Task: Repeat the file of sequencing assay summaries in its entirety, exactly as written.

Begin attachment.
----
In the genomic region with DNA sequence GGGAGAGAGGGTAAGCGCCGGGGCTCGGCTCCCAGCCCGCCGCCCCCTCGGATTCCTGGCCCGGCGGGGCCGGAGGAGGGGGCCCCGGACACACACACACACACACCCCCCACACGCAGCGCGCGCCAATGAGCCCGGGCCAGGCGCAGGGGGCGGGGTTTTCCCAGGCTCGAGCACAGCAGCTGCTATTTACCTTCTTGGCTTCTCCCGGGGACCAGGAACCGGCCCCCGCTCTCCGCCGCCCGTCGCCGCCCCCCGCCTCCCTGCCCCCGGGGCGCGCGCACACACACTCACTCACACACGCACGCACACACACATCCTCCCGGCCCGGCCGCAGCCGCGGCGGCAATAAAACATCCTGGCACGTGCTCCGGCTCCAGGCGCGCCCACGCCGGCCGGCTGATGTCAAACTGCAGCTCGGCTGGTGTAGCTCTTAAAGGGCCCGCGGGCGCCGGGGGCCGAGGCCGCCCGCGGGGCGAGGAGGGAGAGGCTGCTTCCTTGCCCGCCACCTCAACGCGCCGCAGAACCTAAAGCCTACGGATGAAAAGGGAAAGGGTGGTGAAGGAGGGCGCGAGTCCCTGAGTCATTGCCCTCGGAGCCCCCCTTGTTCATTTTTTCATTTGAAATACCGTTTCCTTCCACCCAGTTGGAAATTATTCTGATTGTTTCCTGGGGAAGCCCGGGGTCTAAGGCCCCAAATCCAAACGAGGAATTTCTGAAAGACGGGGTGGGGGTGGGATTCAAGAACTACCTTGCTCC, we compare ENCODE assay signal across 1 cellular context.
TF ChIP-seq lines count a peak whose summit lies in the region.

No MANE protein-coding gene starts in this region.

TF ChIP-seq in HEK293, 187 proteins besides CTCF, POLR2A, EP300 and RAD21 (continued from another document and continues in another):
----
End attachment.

In the genomic region with DNA sequence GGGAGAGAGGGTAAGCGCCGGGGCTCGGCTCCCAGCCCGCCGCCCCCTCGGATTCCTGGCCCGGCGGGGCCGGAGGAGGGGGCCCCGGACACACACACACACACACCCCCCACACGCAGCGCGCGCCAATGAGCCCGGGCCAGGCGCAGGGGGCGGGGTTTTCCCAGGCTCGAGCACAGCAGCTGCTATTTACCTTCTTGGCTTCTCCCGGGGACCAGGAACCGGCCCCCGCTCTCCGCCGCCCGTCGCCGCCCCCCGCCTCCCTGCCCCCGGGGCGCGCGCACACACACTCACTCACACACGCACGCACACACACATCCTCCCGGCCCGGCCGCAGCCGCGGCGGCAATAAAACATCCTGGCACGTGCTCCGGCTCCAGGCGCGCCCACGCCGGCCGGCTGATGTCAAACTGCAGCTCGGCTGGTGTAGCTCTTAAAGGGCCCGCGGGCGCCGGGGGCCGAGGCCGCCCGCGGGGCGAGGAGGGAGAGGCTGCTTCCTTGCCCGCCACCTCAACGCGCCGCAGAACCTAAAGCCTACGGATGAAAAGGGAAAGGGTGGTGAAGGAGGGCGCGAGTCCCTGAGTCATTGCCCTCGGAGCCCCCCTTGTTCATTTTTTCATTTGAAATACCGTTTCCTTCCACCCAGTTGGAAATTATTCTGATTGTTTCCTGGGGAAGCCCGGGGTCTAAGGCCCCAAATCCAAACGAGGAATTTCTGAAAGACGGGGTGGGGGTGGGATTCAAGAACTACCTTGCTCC, we compare ENCODE assay signal across 1 cellular context.
TF ChIP-seq lines count a peak whose summit lies in the region.

No MANE protein-coding gene starts in this region.

TF ChIP-seq in HEK293, 187 proteins besides CTCF, POLR2A, EP300 and RAD21 (continued from another document and continues in another):